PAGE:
Why did these and other growth managers perform poorly? Probably because they turned to promising growth stocks at the expense of what Ed Yardeni calls “the magnificent eight” at the top of the S&P 500, which continued to gain momentum. In 2022, however, it may be a different story.
The overall performance of investment trusts was also held back by steady returns from much of the “alternative” sector, which now accounts for almost half of the total. While private equity and most property funds performed well, the weighted average return for the renewables sector (valued at £15bn) was 8%. It was not higher in the rest of the infrastructure sector (valued at £17bn) with the honorable exception of 3i Infrastructure (+19%). Most debt funds also produced modest returns, in line with their objectives.
How China Has Recorded Emerging Markets Returns
President Xi’s crackdown on the private sector has caused a bear market in Chinese stocks, with the MSCI China index falling 20%. Whether the outlook for investment in China deteriorates, stabilizes or improves is probably the main uncertainty in the coming years. China, excluding Taiwan, represents 31% of the MSCI Emerging Markets Index and 37% of the Asia ex-Japan Index (Hong Kong is considered a developed market, so companies listed there are not included in emerging markets but represent an additional 7% in Asia ex-Japan). China’s drag led to small declines in both indexes.
Despite this, some trusts in the sector have performed remarkably well, notably those specializing in India, Vietnam and frontier markets. The three Asian smaller-company funds, whose benchmarks have much lower exposure to China, also performed well. Skepticism about the Chinese companies of Mobius Investment Trust (+12%) and Pacific Assets (+15%) paid off, but Baillie Gifford’s Pacific Horizon Trust’s 16% return was the most notable, as it tracked a 133% return in 2021.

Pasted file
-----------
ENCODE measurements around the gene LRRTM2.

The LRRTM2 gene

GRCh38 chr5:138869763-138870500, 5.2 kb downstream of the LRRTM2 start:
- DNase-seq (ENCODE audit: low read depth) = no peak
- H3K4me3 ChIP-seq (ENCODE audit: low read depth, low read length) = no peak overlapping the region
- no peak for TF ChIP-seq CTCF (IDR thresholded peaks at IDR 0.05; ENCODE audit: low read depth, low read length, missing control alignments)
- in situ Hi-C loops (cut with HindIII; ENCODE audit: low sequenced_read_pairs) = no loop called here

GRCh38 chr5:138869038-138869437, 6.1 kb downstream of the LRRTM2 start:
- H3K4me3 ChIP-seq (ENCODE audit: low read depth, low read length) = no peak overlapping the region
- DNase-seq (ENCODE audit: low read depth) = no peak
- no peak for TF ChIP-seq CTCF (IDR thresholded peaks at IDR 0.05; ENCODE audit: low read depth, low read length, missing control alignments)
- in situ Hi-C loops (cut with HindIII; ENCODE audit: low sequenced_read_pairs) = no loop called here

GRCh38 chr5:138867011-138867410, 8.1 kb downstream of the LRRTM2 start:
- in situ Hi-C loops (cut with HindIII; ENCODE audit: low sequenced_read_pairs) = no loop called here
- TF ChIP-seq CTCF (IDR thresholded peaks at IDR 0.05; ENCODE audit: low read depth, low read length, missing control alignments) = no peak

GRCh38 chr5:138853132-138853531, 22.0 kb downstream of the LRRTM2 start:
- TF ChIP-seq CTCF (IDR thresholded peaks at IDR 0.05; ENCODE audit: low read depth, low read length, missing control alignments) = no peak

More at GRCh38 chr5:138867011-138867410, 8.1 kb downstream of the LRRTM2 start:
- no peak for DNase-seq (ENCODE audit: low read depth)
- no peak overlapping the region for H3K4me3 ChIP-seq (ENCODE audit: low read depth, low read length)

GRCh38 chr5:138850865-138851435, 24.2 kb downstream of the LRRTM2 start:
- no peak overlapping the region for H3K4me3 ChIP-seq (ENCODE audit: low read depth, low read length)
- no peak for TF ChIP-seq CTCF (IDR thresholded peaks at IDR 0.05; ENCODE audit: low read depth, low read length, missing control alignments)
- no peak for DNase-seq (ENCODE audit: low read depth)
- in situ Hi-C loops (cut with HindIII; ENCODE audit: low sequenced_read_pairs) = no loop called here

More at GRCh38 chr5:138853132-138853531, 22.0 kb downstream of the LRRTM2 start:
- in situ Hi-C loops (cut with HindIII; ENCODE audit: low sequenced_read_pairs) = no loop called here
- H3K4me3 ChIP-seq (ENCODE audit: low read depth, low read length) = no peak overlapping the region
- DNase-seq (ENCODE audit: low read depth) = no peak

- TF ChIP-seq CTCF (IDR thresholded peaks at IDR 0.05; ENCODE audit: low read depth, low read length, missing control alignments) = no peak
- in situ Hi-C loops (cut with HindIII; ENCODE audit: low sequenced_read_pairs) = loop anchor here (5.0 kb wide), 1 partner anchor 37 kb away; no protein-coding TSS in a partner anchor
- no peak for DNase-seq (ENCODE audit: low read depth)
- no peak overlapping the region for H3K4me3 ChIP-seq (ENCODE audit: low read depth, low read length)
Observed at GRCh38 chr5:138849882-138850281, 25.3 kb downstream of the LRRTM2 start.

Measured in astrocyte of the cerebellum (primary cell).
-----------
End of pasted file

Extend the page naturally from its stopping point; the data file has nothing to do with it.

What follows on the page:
Also notable was RIT’s 35% return, which has set itself the goal of lagging on the upside in order to protect itself on the downside. Caledonia (+44%) is doing even better. Both have benefited from the success of their private equity investments. Among global trusts, strong investment performance but no private equity led AVI Global, Mid-Wynd and Brunner to return over 20%, while nearly all small-cap trusts out of all markets, with the exception of Japan, performed well.
Many UK funds beat the All-Share index with Merchants (+32%) and Fidelity Special Values (+27%) leading. The same was true in Europe where BlackRock Greater Europe (+32%) leads the pack and the 6% appreciation of the pound against the euro did not appear to dampen returns.
Overall, there have been many triumphs, some disappointments, but very few disasters. Good fund managers don’t shuffle their portfolios or make drastic changes to their investment styles, so it’s no surprise that some of 2020’s heroes had a disappointing year. In contrast, most of those who struggled in 2020 were rewarded in 2021 with better market conditions for their specialties and styles.
Bears believe persistent inflation and rising interest rates will make 2022 a tough year; bulls that economic growth will support the upward trend in corporate earnings and that a return to normalcy in monetary policy is healthy. Whatever the reason, investment returns for both growth (but not at any price) and value investors should be healthy over the next five years, which should be the horizon of most investors.